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SEMO Board of Governors approves proposal for destruction and renovation of Houck Stadium South Grandstand
Correction: The original email announcing the closure of Houck stadium was sent out on Sept. 1, not Sept. 8.
On Sept. 24, SEMO’s Board of Governors met to discuss the proposal for the renovation of Houck Stadium, fiscal year (FY) budgets and fall enrollment.
On Sept. 1, University President Carlos Vargas announced the south grandstand of Houck Stadium would no longer welcome guests in its seats, due to infrastructure problems. At the meeting, the board approved a proposal for the renovation of Houck, led by the integrated design firm Hollis and Miller.
Director of Athletics Brady Barke said the plan for the renovation of Houck Stadium will start after the end of the 2021 football season.
“Our initial timelines are that we would begin demolition of the existing south structure after the completion of this football season, and rebuilding of the new structure would take place prior to the start of the next football season,” Barke said. “Our goal is to have a seating structure of the restaurants that have concessions, those kinds of critical areas for our fans [to be] back in place prior to the start of the 2022 season.”
Vargas raised awareness at the meeting about the current state of the Ohio Valley Conference (OVC), as many schools enrolled in the conference announcing their exit from the organization. The four members leaving are Jacksonville State, Eastern Kentucky, Austin Peay and Belmont. Vargas said he wants to find a strategy to strengthen the conference.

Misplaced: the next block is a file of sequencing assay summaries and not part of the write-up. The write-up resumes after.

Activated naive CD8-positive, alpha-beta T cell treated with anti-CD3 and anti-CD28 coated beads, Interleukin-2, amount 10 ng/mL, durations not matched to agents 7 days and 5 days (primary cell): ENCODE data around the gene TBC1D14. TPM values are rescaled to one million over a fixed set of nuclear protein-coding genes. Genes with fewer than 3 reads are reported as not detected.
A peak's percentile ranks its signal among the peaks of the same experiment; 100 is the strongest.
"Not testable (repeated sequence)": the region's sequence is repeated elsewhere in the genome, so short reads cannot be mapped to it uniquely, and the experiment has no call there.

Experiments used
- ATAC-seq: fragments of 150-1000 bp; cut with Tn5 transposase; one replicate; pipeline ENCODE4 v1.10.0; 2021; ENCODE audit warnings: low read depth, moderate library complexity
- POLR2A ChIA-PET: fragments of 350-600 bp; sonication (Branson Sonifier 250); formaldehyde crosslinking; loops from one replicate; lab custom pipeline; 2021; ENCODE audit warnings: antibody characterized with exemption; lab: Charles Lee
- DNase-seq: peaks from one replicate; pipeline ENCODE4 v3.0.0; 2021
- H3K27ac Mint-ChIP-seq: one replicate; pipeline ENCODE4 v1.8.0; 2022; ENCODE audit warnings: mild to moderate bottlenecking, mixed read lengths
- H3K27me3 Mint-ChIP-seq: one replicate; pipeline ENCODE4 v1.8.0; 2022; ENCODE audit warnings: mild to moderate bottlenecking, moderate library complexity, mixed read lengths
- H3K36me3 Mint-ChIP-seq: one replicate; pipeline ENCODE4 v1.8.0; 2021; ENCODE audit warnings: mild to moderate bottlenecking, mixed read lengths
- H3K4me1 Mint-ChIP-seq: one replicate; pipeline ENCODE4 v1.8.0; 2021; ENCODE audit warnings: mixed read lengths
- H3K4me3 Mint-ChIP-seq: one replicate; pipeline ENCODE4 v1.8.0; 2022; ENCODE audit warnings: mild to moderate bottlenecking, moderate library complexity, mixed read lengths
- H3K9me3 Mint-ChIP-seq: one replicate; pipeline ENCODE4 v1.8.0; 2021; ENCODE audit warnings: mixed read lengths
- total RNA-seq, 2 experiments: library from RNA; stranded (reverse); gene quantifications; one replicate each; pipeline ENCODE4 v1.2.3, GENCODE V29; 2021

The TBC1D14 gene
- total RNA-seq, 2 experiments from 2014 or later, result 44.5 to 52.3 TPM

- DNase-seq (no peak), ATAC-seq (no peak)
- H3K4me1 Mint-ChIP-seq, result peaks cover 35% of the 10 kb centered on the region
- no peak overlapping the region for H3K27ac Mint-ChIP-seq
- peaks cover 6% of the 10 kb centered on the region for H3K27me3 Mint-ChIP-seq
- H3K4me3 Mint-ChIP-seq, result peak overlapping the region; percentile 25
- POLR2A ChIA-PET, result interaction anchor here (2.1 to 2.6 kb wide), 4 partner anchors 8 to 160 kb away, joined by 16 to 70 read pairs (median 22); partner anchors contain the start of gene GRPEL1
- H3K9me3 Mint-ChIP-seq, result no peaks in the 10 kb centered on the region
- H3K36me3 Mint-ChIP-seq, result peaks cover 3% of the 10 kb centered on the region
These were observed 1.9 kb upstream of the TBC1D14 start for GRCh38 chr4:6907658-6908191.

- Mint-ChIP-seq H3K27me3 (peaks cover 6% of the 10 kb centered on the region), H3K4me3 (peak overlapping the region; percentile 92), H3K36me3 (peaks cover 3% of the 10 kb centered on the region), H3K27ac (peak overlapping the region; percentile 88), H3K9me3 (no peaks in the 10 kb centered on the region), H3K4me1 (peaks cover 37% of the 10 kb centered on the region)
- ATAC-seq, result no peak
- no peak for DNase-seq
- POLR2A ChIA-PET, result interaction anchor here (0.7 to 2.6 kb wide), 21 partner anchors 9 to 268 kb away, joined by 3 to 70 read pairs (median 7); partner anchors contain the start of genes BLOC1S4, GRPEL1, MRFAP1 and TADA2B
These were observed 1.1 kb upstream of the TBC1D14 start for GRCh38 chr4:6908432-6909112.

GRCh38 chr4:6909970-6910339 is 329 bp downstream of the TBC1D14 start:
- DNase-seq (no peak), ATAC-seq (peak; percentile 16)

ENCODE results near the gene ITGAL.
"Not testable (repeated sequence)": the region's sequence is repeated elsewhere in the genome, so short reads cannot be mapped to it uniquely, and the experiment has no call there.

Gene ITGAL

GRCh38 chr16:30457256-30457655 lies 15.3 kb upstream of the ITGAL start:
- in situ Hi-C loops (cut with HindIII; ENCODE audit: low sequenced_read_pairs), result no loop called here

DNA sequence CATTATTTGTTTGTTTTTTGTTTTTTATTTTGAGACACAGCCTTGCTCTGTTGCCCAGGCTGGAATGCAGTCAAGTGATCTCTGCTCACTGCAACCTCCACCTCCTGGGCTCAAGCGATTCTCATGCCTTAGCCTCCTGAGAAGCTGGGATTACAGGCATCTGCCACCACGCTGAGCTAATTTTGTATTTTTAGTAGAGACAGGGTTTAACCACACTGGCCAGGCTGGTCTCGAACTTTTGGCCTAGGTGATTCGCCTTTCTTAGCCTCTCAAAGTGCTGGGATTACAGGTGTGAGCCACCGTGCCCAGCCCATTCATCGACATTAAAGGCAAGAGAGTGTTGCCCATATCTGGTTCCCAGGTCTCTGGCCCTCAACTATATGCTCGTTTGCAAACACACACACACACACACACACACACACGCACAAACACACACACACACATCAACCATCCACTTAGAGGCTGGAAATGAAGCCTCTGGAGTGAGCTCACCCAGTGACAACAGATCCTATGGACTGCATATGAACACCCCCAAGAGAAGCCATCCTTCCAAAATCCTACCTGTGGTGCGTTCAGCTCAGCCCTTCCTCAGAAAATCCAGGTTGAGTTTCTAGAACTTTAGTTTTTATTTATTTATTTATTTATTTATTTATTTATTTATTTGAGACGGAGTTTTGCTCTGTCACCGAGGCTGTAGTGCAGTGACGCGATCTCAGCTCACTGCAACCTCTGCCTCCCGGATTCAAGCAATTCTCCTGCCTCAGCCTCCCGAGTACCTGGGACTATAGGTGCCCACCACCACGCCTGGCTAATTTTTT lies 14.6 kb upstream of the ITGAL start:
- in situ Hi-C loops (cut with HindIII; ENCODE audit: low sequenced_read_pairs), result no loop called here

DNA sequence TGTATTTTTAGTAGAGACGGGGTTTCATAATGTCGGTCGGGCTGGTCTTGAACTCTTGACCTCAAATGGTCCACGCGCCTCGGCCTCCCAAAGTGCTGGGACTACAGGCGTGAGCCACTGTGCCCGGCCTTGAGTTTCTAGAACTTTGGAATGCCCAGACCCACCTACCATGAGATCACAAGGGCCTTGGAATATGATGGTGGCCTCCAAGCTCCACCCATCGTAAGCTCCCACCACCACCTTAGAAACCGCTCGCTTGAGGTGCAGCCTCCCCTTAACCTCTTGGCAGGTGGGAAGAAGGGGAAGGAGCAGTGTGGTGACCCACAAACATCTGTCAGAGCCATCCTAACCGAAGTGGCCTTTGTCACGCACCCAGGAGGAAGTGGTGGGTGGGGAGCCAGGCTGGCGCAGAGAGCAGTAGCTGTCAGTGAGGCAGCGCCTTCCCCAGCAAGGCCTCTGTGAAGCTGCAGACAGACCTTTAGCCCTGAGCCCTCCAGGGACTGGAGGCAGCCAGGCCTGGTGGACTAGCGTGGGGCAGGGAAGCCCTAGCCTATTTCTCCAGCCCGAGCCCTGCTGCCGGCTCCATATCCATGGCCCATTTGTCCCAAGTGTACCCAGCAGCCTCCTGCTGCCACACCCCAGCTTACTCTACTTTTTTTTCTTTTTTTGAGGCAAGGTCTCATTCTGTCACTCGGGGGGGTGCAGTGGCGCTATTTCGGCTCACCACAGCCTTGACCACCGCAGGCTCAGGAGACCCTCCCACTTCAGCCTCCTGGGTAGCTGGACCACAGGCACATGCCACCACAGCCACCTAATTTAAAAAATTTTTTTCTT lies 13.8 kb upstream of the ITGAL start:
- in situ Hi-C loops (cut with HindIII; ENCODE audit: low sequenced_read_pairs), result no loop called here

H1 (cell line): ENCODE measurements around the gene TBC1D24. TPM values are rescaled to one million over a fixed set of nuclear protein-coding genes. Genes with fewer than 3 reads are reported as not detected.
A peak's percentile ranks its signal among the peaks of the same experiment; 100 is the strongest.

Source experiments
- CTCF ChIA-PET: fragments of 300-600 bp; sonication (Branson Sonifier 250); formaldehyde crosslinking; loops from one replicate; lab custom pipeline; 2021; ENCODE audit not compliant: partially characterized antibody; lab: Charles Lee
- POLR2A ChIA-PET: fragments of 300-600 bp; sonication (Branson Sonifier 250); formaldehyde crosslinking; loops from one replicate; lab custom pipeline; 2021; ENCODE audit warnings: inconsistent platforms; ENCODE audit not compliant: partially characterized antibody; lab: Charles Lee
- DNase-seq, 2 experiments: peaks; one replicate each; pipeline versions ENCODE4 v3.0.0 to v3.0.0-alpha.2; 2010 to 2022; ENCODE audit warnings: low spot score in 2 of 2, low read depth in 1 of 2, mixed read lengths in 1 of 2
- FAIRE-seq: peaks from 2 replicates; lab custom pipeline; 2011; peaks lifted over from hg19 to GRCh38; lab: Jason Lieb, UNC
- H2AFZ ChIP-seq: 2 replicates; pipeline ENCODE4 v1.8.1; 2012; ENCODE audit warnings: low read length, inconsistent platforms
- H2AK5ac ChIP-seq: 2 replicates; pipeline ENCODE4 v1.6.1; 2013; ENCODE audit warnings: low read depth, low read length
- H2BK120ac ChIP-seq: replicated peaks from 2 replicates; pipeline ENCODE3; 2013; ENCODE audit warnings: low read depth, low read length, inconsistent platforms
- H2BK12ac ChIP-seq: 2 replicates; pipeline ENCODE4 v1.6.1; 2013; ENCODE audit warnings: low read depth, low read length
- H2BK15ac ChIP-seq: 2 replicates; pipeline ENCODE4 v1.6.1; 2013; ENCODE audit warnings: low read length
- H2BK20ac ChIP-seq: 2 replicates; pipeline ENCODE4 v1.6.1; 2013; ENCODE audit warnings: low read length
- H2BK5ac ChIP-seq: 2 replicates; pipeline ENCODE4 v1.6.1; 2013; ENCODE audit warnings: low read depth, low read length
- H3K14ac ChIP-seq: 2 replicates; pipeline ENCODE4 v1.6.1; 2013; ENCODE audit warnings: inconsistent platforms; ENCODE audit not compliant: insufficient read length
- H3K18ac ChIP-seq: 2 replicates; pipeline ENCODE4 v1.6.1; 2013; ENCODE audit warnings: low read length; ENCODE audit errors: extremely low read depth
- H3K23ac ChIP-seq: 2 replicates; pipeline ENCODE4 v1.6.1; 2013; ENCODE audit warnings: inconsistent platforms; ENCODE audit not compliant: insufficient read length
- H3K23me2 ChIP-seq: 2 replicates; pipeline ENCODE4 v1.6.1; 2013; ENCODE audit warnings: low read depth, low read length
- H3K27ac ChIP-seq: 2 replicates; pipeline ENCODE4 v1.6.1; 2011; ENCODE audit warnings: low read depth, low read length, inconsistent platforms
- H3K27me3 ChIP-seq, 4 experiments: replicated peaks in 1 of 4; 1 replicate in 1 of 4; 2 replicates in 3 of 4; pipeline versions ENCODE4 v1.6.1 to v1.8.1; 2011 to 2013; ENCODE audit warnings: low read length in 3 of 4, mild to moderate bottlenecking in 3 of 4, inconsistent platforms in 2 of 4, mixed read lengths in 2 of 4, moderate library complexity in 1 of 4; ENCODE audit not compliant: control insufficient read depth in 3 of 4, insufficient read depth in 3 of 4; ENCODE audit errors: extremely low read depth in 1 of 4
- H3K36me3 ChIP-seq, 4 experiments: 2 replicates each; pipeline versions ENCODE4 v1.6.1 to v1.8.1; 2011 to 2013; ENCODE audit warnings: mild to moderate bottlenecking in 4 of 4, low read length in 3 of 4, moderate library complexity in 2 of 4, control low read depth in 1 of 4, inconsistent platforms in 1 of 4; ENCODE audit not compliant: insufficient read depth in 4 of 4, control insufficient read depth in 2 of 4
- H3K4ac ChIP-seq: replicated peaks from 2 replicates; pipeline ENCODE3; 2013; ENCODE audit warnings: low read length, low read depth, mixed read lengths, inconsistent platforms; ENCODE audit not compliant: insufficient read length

After the meeting Barke said, the strategy for them is to show their commitment to the sport itself.
“We're all members of the OVC, so each one of us plays a part in strengthening the OVC,” Barke said. “I think for us, you know, our facility, and the ability to improve it is significant. I think it sends a message about the league's commitment to football and the individual institution’s commitment to that.”
In the meeting, Vice President for Finance and Administration Brad Sheriff said the fiscal year 2021 through June 30 tuition was ahead of budget.
“Our tuition was ahead of budget, still lower than the prior year but ahead of budget for the year. As were our student fees. If you look at student and tuition fees, in the net, we were actually below budget there, and behind the prior year as well,” Sheriff said.
According to Cambridge Dictionary net income means, “the total income of a company after all tax and other costs have been paid.”
At the meeting Vice President for Enrollment Management and Student Success Deborah Below presented the census enrollment report. She said the 2020-2021 school year showed a retention rate of 80% in comparison to this year, which is approximately 74%, stating last year’s spike in retention was in part due to the pandemic.
“Schools were sort of just moving students through the pipeline and didn't have those registration homes out there or advising homes or even just saying we need to get registered because we were all remote at that time,” Below said. “We had pass/fail grading. Students didn't necessarily have that opportunity at that time.”
Below said in terms of diversity, there was a rise this year in students who disclose their status as a minority from 12% to 15%.
To learn more about these topics or others from the meeting, visit the Board of Governors’ webpage.